The 1000 Hour Rule – by James Altucher

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Crazy or genius? Well, writer/thinker/speaker James Altucher has them both covered in an entertaining way. This is his take on Malcolm Gladwell’s famous 10 000 hour rule. I like it so I quote it in part below and link to his full post here.

THE 1000 HOUR RULE (note: this is NOT the 10,000 hour rule. One less zero).

Everybody knows the 10,000 HOUR RULE. The one popularized by Malcolm Gladwell that basically says if you do dedicated practice for 10,000 hours you can master a field. You can reach your full potential or close to it.

He used the Beatles as an example. They spent 10,000 hours playing music 18 hours a day in German porn clubs for five years and became the best in the world.

It makes sense. If you practice painting water colors for 10,000 hours you will be among the best in the world at water color painting.

Here’s the problem: We don’t just have one passion or love in life. The universe wants us to have fun doing more than one thing in life. That’s how it learns. You don’t have one purpose in life. You have maybe 500 or so.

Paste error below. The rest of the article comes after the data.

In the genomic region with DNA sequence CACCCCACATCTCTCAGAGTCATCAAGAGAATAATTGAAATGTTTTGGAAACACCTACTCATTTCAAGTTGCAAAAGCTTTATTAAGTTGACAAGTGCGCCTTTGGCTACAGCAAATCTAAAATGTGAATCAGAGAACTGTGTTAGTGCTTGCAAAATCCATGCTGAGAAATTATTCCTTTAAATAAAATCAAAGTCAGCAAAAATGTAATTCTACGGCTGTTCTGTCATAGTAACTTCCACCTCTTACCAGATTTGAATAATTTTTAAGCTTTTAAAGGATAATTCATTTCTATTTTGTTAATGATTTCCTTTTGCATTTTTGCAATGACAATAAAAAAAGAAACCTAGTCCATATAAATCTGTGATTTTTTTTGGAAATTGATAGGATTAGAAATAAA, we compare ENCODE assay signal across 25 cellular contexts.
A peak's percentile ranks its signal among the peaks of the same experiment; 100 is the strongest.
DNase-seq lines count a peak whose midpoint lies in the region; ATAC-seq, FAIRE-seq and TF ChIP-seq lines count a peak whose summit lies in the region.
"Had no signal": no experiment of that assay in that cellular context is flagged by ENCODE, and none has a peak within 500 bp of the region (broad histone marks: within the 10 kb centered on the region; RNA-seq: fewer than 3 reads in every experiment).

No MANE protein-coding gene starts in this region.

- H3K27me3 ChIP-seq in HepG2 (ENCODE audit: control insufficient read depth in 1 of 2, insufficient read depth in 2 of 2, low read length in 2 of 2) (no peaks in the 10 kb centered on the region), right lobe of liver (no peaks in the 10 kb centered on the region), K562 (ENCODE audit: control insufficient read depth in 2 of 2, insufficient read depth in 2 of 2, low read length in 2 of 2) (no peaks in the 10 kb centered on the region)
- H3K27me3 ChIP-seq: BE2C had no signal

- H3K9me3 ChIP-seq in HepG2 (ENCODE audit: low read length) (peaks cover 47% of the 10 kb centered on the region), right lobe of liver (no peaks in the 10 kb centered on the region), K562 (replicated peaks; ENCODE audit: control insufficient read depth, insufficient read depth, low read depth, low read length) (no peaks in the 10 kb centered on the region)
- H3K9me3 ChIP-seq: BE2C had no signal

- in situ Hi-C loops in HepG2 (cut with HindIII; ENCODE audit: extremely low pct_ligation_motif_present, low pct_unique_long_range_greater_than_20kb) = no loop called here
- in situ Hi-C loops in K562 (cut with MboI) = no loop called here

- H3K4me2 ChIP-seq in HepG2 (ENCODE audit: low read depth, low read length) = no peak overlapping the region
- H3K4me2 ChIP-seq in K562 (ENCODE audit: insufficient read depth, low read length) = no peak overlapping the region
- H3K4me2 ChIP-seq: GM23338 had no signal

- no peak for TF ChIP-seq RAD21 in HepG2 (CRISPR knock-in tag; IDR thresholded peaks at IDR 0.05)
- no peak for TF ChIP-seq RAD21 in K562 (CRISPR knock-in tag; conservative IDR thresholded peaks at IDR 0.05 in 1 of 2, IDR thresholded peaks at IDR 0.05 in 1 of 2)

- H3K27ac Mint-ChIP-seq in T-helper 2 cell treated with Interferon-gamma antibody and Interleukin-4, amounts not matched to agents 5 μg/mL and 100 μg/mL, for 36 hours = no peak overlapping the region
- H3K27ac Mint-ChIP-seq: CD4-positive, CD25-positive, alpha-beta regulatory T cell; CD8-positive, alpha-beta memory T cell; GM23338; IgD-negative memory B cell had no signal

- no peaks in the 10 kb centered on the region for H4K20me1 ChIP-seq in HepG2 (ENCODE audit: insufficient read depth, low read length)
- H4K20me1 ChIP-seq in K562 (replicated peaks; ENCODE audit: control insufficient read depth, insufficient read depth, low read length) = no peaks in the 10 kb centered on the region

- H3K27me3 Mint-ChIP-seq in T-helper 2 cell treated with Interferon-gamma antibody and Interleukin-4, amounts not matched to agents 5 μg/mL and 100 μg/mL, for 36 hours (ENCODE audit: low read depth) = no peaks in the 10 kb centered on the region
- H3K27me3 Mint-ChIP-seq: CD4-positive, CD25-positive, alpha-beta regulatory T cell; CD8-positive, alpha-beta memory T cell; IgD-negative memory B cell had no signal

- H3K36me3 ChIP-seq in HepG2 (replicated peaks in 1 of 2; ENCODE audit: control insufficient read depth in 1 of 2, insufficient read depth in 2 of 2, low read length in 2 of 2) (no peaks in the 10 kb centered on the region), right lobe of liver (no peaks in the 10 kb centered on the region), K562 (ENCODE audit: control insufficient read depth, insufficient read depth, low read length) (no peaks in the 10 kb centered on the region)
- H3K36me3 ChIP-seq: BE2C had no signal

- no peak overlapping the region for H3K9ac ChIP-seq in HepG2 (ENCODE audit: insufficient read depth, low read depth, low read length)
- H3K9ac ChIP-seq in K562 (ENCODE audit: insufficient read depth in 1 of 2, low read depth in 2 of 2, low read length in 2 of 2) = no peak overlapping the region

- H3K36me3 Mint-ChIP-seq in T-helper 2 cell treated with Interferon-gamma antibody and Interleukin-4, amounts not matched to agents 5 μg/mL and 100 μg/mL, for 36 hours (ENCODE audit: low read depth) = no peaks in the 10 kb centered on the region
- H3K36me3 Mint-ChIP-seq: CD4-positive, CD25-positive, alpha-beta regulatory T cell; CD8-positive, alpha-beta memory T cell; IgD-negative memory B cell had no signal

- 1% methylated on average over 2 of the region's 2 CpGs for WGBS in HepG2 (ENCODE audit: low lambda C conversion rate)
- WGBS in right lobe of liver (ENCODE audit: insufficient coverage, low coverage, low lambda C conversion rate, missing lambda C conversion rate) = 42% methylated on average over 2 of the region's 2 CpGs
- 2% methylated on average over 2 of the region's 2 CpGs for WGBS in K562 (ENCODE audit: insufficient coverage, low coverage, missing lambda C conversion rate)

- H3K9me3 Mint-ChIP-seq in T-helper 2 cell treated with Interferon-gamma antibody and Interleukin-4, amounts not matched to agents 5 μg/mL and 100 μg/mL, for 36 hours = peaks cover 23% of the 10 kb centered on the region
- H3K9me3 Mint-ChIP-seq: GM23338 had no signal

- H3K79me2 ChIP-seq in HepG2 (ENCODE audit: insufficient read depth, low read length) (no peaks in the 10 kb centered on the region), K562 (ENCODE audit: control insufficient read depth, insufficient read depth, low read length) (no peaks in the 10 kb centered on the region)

And 10,000 hours is a lot of time. It’s anywhere from 5-30 years of your life. And then you die. And what do you show for it? That you’re great at watercolor painting. Not everyone is going to be the Beatles. That involves some luck also.

So I prefer the 1000 hour rule.

If you practice ANYTHING for one thousand hours and make sure it’s dedicated practice then you will STILL be among the best in the world.

How come? Because with anything worth learning there is a steep learning curve. In the first 1000 hours your ability goes straight up. Then it starts to even out as you learn more of the subtleties required to be among the best.

Here’s the thing: NOBODY GIVES A SHIT.

Since only the best in the world can really appreciate the subtleties and 99.9999% of the world can’t tell the difference between somebody who has studied for 1000 hours versus someone who has studied for 10,000 hours then you can appear to be the best in the world and get much of the benefits of it by just putting in 1000 hours of dedicated practice.

In fact, if you get good at learning new things, then you can even take another zero off. The 100 hour rule. Or maybe 200 hours. This makes life a LOT better and more fun. You can take that zero off after you get really good at the first thing.